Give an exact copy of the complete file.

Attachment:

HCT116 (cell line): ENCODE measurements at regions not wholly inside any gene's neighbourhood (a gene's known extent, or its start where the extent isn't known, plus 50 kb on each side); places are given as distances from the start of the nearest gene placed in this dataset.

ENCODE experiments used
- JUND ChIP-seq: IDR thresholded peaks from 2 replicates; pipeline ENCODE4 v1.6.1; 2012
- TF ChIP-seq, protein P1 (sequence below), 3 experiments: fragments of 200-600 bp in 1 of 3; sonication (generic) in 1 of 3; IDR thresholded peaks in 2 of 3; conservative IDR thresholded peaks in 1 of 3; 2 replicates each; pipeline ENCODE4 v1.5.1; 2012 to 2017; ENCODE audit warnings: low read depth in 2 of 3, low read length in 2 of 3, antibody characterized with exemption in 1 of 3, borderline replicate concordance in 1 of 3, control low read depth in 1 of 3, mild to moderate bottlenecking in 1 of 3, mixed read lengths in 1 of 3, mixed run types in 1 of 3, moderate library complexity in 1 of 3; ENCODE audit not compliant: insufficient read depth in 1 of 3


HCT116 (cell line): ENCODE measurements at regions not wholly inside any gene's neighbourhood (a gene's known extent, or its start where the extent isn't known, plus 50 kb on each side); places are given as distances from the start of the nearest gene placed in this dataset.

ENCODE experiments used
- JUND ChIP-seq: IDR thresholded peaks from 2 replicates; pipeline ENCODE4 v1.6.1; 2012
- TF ChIP-seq, protein P1 (sequence below), 3 experiments: fragments of 200-600 bp in 1 of 3; sonication (generic) in 1 of 3; IDR thresholded peaks in 2 of 3; conservative IDR thresholded peaks in 1 of 3; 2 replicates each; pipeline ENCODE4 v1.5.1; 2012 to 2017; ENCODE audit warnings: low read depth in 2 of 3, low read length in 2 of 3, antibody characterized with exemption in 1 of 3, borderline replicate concordance in 1 of 3, control low read depth in 1 of 3, mild to moderate bottlenecking in 1 of 3, mixed read lengths in 1 of 3, mixed run types in 1 of 3, moderate library complexity in 1 of 3; ENCODE audit not compliant: insufficient read depth in 1 of 3